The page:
RxPY Cohabitation with AsyncIO

With AsyncIO being more and more popular, and an ecosystem that grows rapidly, we regularly see questions on how RxPY can cohabit with AsyncIO libraries. This post provides some elements of answer on this topic.

The RxPY documentation contains an example of a dual use of AsyncIO and RxPY. However it is possible to generalize the transition between the two frameworks for several use-cases.

Create an Observable from an asynchronous iterable

This is probably the most frequent need: You want to use an AsyncIO library that exposes an asynchronous iterable, and you want to use it as an RxPY Observable. Let's see how to implement a factory operator that creates an Observable from an asynchronous iterable. This is as simple as 15 lines of code:

def from_aiter(iter, loop):
    def on_subscribe(observer, scheduler):
        async def _aio_sub():
            try:
                async for i in iter:
                    observer.on_next(i)
                loop.call_soon(
                    observer.on_completed)
            except Exception as e:
                loop.call_soon(
                    functools.partial(observer.on_error, e))

        task = asyncio.ensure_future(_aio_sub(), loop=loop)
        return Disposable(lambda: task.cancel())

    return rx.create(on_subscribe)

This operator has a classical structure: It uses the create operator and the emission of items is done in the subscription callback. Our operator takes two parameters: The Iterable object that we want to convert, and the AsyncIO event loop.

The subscription callback schedules the _aio_sub coroutine that will emit the items. It returns a disposable that cancels the task so that the coroutine is cancelled when the Observable is disposed.

The _aio_sub coroutine iterates on the asynchronous iterable, and emits items on the Observable for each item read from the iterable. When the iterable completes, we complete the observable. Catching exceptions allows to forward any error to the Observable.

The on_completed and on_error methods are not called directly, but scheduled on the event loop so that the task completes before Observers handle the error. This prevents AsyncIO runtime warnings if the event loop is stopped in the context of these calls.

Here is a full example using this operator:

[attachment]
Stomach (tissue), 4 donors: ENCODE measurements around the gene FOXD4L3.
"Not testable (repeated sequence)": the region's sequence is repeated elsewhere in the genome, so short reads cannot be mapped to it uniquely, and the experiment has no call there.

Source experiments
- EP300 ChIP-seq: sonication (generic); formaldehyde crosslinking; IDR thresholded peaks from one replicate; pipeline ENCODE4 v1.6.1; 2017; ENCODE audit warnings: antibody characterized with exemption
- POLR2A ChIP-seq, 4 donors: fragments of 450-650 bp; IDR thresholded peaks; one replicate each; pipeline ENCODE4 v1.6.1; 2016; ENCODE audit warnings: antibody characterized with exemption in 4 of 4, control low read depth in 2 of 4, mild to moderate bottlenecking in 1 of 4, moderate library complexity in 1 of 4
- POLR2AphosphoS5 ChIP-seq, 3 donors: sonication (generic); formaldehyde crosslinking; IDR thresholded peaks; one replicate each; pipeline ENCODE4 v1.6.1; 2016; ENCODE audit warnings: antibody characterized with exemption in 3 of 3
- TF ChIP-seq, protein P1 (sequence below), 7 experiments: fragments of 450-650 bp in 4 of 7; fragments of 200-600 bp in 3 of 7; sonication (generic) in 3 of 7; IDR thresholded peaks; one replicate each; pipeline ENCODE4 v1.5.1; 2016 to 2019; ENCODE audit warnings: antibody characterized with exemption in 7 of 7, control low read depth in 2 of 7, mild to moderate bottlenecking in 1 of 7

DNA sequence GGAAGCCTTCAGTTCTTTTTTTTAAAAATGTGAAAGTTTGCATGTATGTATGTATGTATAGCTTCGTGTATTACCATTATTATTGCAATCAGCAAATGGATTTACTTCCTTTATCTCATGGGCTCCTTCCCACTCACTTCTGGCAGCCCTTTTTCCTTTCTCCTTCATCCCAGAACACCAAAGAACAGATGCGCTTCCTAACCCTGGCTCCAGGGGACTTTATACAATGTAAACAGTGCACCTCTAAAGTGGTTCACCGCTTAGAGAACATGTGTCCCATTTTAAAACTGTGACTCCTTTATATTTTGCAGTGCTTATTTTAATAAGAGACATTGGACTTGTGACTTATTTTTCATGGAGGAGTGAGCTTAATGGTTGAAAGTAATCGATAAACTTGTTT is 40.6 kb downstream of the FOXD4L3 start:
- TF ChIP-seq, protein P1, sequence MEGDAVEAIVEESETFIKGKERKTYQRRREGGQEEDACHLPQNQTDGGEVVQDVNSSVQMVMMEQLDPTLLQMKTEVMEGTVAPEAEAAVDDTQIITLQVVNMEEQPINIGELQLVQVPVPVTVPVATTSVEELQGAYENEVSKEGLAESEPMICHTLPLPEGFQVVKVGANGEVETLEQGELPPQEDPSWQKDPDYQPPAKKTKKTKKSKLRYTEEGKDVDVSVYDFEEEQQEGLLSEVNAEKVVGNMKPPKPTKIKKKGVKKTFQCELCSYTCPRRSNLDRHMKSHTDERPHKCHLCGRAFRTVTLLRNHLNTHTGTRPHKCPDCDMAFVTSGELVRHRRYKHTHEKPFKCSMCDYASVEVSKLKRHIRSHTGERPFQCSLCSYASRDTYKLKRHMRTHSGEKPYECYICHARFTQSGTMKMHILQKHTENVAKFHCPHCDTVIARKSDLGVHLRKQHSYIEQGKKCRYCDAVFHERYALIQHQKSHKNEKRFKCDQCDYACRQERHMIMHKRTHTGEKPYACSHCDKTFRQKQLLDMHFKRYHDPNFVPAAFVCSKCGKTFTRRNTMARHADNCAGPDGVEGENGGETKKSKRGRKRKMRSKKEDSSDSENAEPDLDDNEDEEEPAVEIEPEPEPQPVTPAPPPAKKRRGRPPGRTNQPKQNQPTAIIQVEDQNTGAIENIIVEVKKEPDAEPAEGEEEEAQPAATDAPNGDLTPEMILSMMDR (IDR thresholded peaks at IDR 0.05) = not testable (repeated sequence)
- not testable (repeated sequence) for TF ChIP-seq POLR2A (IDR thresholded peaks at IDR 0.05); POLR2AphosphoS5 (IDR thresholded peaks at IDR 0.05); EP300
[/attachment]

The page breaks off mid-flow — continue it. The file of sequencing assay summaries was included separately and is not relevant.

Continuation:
import asyncio
import functools
import rx
from rx.scheduler.eventloop import AsyncIOScheduler
from rx.disposable import Disposable


def from_aiter(iter, loop):
    def on_subscribe(observer, scheduler):
        async def _aio_sub():
            try:
                async for i in iter:
                    observer.on_next(i)
                loop.call_soon(
                    observer.on_completed)
            except Exception as e:
                loop.call_soon(
                    functools.partial(observer.on_error, e))

        task = asyncio.ensure_future(_aio_sub(), loop=loop)
        return Disposable(lambda: task.cancel())

    return rx.create(on_subscribe)


async def ticker(delay, to):
    """Yield numbers from 0 to `to` every `delay` seconds."""
    for i in range(to):
        yield i
        await asyncio.sleep(delay)


async def main(loop):
    done = asyncio.Future()

    def on_completed():
        print("completed")
        done.set_result(0)

    disposable = from_aiter(ticker(0.1, 10), loop).subscribe(
        on_next=lambda i: print("next: {}".format(i)),
        on_error=lambda e: print("error: {}".format(e)),
        on_completed=on_completed,
    )

    await done
    disposable.dispose()

loop = asyncio.get_event_loop()
loop.run_until_complete(main(loop))

The ticker function is an asynchronous generator. It yields an item each 100ms.

Converting an Observable to an asynchronous iterable

Now let's see how to do the opposite thing: Converting an Observable to an asynchronous iterable. While the former conversion was quite simple, this one is less obvious. Converting an Observable to an asynchronous iterable means implementing an Asynchronous Generator. They are defined in PEP 525. The problem with Asynchronous Generators, is that they can only be suspended via an await statement. This means that they must wait for a coroutine or a future for each item that they yield. Unfortunately this does not fit the behavior of an Observable: Asynchronous generators work with coroutines/futures while Observables work with subscription callbacks. The consequence is that a direct binding between the two frameworks is not possible.

However, this does not mean that it is not possible. AsyncIO implements a class that can help in our case: Queue. An AsyncIO queue behaves as a normal queue, but the receiver await for each items. This allows to convert an Observable to an Asynchronous Generator:

async def to_agen(obs, loop):
    queue = asyncio.Queue()

    def on_next(i):
        queue.put_nowait(i)

    disposable = obs.pipe(ops.materialize()).subscribe(
        on_next=on_next,
        scheduler=AsyncIOScheduler(loop=loop)
    )

    while True:
        i = await queue.get()
        if isinstance(i, OnNext):
            yield i.value
            queue.task_done()
        elif isinstance(i, OnError):
            disposable.dispose()
            raise(Exception(i.value))
        else:
            disposable.dispose()
            break

to_agen is an asynchronous generator: It is a coroutine that yields items. It takes an Observable and the event loop as input parameters. When being called, it creates a Queue, and subscribes to the materialized Observable. Materialize is necessary to push items, completion and errors in the queue, not just the items.

Then the generator iterates on the items of the queue, and depending on the type for item, it either yields it, returns, or raises an exception.

This operator can be used easily:

import asyncio
import os
import io
import rx
import rx.operators as ops
from rx.core.notification import OnNext, OnError, OnCompleted
from rx.scheduler.eventloop import AsyncIOScheduler


async def to_agen(obs, loop):
    queue = asyncio.Queue()

    def on_next(i):
        queue.put_nowait(i)

    disposable = obs.pipe(ops.materialize()).subscribe(